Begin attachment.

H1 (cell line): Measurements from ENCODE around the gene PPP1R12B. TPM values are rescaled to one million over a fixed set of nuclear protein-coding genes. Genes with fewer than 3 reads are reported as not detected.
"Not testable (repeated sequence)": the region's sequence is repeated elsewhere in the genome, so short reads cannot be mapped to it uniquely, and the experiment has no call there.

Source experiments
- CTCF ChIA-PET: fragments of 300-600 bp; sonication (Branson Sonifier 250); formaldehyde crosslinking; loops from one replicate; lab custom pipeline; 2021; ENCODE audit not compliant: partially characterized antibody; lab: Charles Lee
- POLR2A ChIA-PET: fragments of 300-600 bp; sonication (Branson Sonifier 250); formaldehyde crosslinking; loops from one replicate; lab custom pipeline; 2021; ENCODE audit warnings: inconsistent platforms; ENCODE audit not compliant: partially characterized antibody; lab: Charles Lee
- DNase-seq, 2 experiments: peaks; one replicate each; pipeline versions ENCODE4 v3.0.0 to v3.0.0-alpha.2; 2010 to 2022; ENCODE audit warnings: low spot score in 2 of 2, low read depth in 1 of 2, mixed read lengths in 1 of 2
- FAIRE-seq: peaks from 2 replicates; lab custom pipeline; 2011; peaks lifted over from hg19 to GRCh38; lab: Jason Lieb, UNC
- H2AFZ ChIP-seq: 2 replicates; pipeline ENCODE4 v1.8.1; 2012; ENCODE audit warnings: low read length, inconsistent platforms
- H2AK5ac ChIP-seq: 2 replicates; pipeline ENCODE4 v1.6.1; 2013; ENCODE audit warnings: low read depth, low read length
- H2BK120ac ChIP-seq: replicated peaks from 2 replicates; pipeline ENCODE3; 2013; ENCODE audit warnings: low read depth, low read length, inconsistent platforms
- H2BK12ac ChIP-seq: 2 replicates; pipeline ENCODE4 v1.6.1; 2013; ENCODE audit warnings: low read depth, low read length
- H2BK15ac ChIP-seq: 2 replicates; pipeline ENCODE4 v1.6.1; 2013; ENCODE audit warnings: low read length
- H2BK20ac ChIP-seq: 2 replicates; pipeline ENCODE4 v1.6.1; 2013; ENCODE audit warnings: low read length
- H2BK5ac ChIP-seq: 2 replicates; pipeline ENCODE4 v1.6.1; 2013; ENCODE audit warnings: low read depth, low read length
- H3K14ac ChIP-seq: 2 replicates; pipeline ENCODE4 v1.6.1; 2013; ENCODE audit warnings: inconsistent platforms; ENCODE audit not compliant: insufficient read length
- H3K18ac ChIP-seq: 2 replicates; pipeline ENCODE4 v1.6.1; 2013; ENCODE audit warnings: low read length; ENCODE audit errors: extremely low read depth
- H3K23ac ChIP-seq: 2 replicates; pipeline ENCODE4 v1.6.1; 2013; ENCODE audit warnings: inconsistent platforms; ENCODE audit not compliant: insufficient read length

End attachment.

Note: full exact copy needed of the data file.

H1 (cell line): Measurements from ENCODE around the gene PPP1R12B. TPM values are rescaled to one million over a fixed set of nuclear protein-coding genes. Genes with fewer than 3 reads are reported as not detected.
"Not testable (repeated sequence)": the region's sequence is repeated elsewhere in the genome, so short reads cannot be mapped to it uniquely, and the experiment has no call there.

Source experiments
- CTCF ChIA-PET: fragments of 300-600 bp; sonication (Branson Sonifier 250); formaldehyde crosslinking; loops from one replicate; lab custom pipeline; 2021; ENCODE audit not compliant: partially characterized antibody; lab: Charles Lee
- POLR2A ChIA-PET: fragments of 300-600 bp; sonication (Branson Sonifier 250); formaldehyde crosslinking; loops from one replicate; lab custom pipeline; 2021; ENCODE audit warnings: inconsistent platforms; ENCODE audit not compliant: partially characterized antibody; lab: Charles Lee
- DNase-seq, 2 experiments: peaks; one replicate each; pipeline versions ENCODE4 v3.0.0 to v3.0.0-alpha.2; 2010 to 2022; ENCODE audit warnings: low spot score in 2 of 2, low read depth in 1 of 2, mixed read lengths in 1 of 2
- FAIRE-seq: peaks from 2 replicates; lab custom pipeline; 2011; peaks lifted over from hg19 to GRCh38; lab: Jason Lieb, UNC
- H2AFZ ChIP-seq: 2 replicates; pipeline ENCODE4 v1.8.1; 2012; ENCODE audit warnings: low read length, inconsistent platforms
- H2AK5ac ChIP-seq: 2 replicates; pipeline ENCODE4 v1.6.1; 2013; ENCODE audit warnings: low read depth, low read length
- H2BK120ac ChIP-seq: replicated peaks from 2 replicates; pipeline ENCODE3; 2013; ENCODE audit warnings: low read depth, low read length, inconsistent platforms
- H2BK12ac ChIP-seq: 2 replicates; pipeline ENCODE4 v1.6.1; 2013; ENCODE audit warnings: low read depth, low read length
- H2BK15ac ChIP-seq: 2 replicates; pipeline ENCODE4 v1.6.1; 2013; ENCODE audit warnings: low read length
- H2BK20ac ChIP-seq: 2 replicates; pipeline ENCODE4 v1.6.1; 2013; ENCODE audit warnings: low read length
- H2BK5ac ChIP-seq: 2 replicates; pipeline ENCODE4 v1.6.1; 2013; ENCODE audit warnings: low read depth, low read length
- H3K14ac ChIP-seq: 2 replicates; pipeline ENCODE4 v1.6.1; 2013; ENCODE audit warnings: inconsistent platforms; ENCODE audit not compliant: insufficient read length
- H3K18ac ChIP-seq: 2 replicates; pipeline ENCODE4 v1.6.1; 2013; ENCODE audit warnings: low read length; ENCODE audit errors: extremely low read depth
- H3K23ac ChIP-seq: 2 replicates; pipeline ENCODE4 v1.6.1; 2013; ENCODE audit warnings: inconsistent platforms; ENCODE audit not compliant: insufficient read length